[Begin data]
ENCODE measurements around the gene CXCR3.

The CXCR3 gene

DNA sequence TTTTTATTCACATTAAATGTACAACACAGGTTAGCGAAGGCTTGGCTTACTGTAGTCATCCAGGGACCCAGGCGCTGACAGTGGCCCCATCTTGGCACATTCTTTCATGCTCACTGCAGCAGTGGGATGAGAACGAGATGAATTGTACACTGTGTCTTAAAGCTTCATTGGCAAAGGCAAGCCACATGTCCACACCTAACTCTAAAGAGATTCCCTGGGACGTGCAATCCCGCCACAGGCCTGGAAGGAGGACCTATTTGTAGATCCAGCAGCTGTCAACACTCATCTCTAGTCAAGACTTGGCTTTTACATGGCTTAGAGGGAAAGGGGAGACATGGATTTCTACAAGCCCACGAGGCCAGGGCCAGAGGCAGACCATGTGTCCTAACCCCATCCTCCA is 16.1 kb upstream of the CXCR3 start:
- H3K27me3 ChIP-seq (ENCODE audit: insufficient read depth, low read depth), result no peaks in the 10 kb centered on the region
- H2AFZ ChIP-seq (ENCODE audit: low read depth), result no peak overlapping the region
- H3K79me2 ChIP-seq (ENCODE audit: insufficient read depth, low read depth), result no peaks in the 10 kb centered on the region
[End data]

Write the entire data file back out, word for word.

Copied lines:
ENCODE measurements around the gene CXCR3.

The CXCR3 gene

DNA sequence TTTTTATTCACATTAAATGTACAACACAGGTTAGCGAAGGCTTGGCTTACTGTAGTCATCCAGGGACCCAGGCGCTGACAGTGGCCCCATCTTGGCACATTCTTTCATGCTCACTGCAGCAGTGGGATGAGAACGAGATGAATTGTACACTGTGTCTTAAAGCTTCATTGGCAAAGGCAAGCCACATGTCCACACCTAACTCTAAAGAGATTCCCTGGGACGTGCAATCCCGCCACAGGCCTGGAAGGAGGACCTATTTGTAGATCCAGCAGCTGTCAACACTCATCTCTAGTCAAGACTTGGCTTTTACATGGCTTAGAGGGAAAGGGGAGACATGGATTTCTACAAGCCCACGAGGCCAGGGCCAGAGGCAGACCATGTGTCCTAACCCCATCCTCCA is 16.1 kb upstream of the CXCR3 start:
- H3K27me3 ChIP-seq (ENCODE audit: insufficient read depth, low read depth), result no peaks in the 10 kb centered on the region
- H2AFZ ChIP-seq (ENCODE audit: low read depth), result no peak overlapping the region
- H3K79me2 ChIP-seq (ENCODE audit: insufficient read depth, low read depth), result no peaks in the 10 kb centered on the region